Biomedical Fast Takes


Resveratrol Demonstrates Weight-Loss for Primates

The antiobesity properties of resveratrol have been shown for the first time in a primate. In a recent issue of BMC Physiology, scientists report on a study using resveratrol, which has received much interest as a dietary supplement for its promising life extension benefits.1

Working with a team of researchers to investigate the effect of the dietary supplement resveratrol on weight, metabolism, and energy intake of six gray mouse lemurs, Fabienne Aujard from the Centre National de la Recherche Scientifique, Paris, France led the study. Dr. Aujard said, “The physiological benefits of resveratrol are currently under intensive investigation, with recent work suggesting that it could be a good candidate for the development of obesity therapies. We’ve found that lemurs eating a diet supplemented with the compound decreased their energy intake by 13% and increased their resting metabolic rate by 29%.”2

A mere four-week resveratrol supplement program decreased food intake and reduced in seasonal body-mass gain. Of interest, resveratrol also produced significant changes in the animals’ body temperatures. “These results provide novel information on the potential effects of resveratrol on energy metabolism and control of body mass in a primate,” according to Dr. Aujard.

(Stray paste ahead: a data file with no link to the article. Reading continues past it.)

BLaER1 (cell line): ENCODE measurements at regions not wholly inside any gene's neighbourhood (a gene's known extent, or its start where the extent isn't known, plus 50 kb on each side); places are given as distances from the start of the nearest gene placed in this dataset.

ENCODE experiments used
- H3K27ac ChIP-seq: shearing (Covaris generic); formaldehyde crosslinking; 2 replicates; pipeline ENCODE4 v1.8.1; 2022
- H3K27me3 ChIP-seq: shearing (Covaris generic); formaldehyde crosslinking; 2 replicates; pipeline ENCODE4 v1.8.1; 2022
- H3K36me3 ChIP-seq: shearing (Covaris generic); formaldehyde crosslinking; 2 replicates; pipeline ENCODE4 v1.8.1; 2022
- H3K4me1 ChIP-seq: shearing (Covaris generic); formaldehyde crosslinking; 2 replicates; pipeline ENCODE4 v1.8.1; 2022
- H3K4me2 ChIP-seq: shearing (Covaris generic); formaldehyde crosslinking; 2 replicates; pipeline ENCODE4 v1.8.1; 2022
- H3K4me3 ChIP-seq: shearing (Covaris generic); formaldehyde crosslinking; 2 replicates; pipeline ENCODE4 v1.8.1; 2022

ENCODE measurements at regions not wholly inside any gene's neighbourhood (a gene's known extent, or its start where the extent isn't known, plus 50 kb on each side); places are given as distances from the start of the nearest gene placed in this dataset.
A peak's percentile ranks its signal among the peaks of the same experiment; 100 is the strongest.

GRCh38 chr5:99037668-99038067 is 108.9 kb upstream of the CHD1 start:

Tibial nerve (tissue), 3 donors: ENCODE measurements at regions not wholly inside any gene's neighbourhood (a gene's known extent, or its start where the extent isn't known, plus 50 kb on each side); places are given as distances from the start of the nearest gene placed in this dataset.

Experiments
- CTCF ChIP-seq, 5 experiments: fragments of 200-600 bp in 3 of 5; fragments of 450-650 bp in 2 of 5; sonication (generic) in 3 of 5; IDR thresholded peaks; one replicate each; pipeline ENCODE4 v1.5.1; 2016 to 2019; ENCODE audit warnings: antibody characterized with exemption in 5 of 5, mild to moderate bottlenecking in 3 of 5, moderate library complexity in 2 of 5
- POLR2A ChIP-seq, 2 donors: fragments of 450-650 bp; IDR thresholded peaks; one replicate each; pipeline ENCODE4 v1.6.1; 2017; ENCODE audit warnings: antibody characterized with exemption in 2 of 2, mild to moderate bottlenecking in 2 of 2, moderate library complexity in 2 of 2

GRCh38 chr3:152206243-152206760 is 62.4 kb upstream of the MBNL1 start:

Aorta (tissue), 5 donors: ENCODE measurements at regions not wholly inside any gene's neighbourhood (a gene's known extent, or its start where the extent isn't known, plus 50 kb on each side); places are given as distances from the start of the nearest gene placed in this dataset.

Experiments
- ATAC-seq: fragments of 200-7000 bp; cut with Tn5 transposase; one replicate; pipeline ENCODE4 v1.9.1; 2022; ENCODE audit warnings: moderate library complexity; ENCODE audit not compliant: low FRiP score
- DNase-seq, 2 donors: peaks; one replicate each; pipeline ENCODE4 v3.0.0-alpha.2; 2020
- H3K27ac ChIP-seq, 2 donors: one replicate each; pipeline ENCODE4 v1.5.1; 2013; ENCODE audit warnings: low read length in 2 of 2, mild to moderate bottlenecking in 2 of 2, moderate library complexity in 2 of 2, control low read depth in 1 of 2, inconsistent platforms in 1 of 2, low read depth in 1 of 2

At the End of Year One, The Controls Have It

In a prior research paper by the same authors, the first year of the study was reported. Using 38-month-old mouse lemurs (Microcebus murinus), a life-long follow-up of physiological and behavioral functions was initiated to test whether caloric restriction or a compound found to mimic resveratrol could delay the aging process as well as age-related diseases. Mouse lemurs, a primate branch that broke off from our ancestors many millions of years ago, live a lot longer than the rodents that have hitherto been the highest animal life used in similar experiments.

With a potential lifespan of 12 years, mouse lemurs were assigned to three different groups: a control group fed ad libitum (as much food as they wanted to eat), a group fed 70% of the ad libitum caloric intake, and a resveratrol group given 200 mg/kg per day and fed ad libitum. Characteristically, mouse lemurs manifest a marked annual rhythm in body mass gain during winter. Consequently, the animals were tested throughout the year to assess body composition, daily energy expenditure, resting metabolic rate, physical activity, and hormonal levels.

At the end of one year, all mouse lemurs appeared in good health with the primary controls showing a significantly decreased body mass, compared with the other groups during the longer day (not winter). A control diet or resveratrol did not affect body composition. Caloric restriction induced a decrease in daily energy expenditure without changes in resting metabolic rate, whereas resveratrol induced a concomitant increase in daily energy expenditure and resting metabolic rate without any obvious modification of locomotor activity in either groups.